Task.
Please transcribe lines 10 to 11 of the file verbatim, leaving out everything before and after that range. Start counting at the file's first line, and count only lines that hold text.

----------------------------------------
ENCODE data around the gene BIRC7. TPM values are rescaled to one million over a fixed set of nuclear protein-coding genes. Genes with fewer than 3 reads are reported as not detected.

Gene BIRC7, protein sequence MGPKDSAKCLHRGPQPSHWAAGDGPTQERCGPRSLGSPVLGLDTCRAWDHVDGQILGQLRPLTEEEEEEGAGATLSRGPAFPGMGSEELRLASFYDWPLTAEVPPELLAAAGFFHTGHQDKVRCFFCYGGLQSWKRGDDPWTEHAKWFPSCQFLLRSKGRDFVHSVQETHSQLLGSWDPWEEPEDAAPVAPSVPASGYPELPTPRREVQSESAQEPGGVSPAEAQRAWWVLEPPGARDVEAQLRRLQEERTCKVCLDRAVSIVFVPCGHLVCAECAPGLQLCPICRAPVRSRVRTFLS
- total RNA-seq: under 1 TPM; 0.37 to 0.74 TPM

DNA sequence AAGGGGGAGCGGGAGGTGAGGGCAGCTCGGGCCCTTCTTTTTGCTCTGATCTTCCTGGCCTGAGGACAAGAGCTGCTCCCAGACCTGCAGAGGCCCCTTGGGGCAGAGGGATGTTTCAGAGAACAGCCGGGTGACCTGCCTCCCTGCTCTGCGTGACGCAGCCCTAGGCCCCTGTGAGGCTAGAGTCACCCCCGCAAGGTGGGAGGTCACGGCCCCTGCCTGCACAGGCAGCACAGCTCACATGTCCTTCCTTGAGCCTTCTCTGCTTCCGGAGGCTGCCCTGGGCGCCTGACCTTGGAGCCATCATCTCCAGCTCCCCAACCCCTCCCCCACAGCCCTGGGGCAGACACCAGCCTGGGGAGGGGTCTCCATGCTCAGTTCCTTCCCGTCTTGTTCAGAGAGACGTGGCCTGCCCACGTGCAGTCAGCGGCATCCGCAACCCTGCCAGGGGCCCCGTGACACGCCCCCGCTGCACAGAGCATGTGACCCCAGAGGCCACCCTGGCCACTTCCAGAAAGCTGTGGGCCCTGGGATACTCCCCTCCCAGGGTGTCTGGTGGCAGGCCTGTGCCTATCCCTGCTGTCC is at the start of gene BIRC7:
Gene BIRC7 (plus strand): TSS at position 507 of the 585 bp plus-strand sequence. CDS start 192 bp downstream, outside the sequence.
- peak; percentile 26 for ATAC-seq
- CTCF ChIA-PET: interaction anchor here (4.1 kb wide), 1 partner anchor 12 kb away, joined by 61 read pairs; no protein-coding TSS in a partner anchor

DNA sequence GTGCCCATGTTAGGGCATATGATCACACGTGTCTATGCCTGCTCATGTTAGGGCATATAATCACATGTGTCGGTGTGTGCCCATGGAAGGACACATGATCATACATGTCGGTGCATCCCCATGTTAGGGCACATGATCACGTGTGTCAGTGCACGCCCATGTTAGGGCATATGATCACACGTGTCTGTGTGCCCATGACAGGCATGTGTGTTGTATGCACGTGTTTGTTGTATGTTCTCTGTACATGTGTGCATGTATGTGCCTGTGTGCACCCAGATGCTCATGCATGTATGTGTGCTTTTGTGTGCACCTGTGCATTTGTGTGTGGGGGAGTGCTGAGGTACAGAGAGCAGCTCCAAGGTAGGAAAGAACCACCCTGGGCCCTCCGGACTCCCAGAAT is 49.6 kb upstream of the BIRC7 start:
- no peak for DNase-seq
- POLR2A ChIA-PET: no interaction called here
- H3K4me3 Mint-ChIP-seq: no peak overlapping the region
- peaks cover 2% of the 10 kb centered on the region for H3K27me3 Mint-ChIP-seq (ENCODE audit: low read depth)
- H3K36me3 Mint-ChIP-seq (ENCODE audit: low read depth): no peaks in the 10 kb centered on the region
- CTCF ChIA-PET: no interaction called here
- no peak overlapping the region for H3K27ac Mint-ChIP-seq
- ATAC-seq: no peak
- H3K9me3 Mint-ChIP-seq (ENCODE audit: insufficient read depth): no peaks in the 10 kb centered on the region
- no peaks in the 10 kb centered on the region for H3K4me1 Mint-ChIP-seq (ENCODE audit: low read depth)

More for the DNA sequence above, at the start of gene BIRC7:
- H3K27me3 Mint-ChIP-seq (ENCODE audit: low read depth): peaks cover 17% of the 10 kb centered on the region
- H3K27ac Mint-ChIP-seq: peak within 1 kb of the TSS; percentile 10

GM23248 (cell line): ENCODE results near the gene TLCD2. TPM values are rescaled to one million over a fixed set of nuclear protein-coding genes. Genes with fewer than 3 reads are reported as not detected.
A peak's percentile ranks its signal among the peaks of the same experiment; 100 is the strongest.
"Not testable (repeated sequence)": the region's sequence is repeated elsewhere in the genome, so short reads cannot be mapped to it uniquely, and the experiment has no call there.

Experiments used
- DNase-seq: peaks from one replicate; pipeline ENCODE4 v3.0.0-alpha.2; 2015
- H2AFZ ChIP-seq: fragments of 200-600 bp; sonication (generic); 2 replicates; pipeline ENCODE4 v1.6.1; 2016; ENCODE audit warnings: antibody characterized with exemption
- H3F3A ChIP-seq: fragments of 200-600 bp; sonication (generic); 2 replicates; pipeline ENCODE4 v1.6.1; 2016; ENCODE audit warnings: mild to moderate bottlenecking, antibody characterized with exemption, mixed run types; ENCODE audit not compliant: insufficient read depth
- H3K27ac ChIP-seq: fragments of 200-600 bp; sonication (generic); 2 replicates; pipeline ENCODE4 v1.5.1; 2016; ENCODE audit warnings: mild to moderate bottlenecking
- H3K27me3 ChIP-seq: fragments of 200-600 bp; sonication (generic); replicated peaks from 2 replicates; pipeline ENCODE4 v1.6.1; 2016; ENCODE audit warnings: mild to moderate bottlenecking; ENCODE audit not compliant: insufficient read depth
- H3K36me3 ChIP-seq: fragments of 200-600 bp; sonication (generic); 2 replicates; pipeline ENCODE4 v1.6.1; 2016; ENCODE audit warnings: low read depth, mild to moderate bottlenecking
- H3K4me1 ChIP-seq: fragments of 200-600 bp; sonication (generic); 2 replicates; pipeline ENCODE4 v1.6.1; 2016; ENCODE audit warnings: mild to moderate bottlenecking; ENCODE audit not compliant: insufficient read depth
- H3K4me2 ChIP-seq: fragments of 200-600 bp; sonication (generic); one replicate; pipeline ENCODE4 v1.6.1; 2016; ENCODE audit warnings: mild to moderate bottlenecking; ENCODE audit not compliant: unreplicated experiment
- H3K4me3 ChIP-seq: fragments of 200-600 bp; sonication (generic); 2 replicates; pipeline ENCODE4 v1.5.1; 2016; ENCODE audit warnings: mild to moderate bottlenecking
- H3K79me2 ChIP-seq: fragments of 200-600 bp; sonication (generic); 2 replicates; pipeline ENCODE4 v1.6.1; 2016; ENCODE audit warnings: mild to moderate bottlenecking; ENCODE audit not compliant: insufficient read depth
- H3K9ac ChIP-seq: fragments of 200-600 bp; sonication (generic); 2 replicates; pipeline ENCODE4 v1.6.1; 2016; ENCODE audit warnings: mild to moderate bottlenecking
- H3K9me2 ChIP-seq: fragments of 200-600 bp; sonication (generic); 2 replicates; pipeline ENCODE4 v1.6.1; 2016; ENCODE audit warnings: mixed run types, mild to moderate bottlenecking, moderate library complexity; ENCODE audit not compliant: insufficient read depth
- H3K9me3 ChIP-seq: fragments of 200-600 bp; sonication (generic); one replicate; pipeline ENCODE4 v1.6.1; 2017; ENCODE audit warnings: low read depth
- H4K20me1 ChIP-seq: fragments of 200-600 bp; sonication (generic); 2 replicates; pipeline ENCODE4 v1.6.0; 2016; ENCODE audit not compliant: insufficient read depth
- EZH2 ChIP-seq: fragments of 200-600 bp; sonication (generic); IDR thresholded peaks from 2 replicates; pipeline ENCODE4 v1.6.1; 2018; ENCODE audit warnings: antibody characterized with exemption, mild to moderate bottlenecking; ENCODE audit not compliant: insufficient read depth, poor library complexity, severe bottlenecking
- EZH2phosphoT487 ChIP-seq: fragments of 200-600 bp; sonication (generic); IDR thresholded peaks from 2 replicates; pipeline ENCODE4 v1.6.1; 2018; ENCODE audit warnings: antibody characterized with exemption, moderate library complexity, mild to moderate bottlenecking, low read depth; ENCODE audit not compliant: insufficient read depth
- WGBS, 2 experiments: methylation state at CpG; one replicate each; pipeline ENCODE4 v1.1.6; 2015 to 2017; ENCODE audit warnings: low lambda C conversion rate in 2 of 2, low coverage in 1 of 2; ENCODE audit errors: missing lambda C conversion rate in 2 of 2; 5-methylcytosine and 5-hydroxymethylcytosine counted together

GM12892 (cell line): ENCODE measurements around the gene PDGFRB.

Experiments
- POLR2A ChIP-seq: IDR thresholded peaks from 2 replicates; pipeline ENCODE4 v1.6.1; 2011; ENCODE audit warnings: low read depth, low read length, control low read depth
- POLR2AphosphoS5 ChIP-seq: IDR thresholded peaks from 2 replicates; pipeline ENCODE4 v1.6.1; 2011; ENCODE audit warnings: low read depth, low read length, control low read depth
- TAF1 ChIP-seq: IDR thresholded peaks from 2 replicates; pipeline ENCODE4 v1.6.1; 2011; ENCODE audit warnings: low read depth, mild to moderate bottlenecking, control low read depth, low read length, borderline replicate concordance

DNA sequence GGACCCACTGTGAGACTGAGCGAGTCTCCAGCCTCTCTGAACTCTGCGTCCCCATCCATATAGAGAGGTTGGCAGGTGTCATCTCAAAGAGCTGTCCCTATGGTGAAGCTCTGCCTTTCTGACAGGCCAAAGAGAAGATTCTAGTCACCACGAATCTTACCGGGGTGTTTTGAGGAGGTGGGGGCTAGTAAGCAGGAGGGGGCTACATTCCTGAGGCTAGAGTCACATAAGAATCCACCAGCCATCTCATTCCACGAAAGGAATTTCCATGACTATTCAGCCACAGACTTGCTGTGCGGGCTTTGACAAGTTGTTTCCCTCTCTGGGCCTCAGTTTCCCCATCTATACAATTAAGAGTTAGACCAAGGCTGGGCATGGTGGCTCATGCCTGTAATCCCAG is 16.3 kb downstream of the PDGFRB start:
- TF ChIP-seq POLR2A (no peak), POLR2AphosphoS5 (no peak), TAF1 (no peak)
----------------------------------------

- POLR2A ChIA-PET: no interaction called here
- H3K4me3 Mint-ChIP-seq: no peak overlapping the region